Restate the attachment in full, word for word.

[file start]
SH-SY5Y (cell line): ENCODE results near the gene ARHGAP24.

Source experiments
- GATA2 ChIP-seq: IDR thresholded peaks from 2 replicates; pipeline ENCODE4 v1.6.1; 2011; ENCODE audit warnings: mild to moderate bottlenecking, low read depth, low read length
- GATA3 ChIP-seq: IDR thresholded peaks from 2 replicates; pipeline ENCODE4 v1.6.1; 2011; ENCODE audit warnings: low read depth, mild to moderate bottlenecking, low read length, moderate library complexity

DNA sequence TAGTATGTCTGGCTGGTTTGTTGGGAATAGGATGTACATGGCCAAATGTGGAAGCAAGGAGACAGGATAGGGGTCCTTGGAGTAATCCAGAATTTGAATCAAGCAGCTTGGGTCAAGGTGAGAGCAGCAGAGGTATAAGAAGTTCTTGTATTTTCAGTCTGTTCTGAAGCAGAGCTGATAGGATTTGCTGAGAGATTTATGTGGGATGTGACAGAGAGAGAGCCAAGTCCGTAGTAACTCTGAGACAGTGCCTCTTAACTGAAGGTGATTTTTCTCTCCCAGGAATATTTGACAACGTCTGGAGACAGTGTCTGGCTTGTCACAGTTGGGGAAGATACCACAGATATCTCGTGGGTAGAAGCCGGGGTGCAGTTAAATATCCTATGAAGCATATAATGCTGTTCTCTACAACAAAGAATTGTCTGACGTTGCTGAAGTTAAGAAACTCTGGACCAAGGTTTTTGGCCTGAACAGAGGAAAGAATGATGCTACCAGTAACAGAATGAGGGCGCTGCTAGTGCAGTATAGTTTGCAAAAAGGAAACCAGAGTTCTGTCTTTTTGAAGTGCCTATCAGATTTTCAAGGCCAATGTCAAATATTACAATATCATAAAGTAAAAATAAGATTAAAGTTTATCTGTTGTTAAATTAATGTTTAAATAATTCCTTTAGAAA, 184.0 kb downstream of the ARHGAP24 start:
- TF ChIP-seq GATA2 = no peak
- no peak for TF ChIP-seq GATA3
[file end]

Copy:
SH-SY5Y (cell line): ENCODE results near the gene ARHGAP24.

Source experiments
- GATA2 ChIP-seq: IDR thresholded peaks from 2 replicates; pipeline ENCODE4 v1.6.1; 2011; ENCODE audit warnings: mild to moderate bottlenecking, low read depth, low read length
- GATA3 ChIP-seq: IDR thresholded peaks from 2 replicates; pipeline ENCODE4 v1.6.1; 2011; ENCODE audit warnings: low read depth, mild to moderate bottlenecking, low read length, moderate library complexity

DNA sequence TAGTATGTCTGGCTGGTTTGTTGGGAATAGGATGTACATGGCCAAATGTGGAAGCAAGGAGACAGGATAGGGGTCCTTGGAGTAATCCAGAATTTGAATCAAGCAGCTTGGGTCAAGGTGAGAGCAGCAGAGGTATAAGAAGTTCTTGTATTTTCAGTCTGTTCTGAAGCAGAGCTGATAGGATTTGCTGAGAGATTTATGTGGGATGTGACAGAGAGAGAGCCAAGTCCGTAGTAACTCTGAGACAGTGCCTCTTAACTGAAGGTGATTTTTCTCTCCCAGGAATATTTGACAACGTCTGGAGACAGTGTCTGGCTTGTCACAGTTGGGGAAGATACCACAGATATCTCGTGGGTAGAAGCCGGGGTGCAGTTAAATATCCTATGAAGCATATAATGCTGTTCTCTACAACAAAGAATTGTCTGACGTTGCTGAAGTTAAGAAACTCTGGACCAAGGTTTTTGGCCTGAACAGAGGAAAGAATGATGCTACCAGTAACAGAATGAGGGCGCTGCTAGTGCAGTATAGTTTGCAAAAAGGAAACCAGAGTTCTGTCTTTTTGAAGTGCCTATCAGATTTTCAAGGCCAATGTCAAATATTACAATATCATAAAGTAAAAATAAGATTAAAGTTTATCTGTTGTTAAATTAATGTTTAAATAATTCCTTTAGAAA, 184.0 kb downstream of the ARHGAP24 start:
- TF ChIP-seq GATA2 = no peak
- no peak for TF ChIP-seq GATA3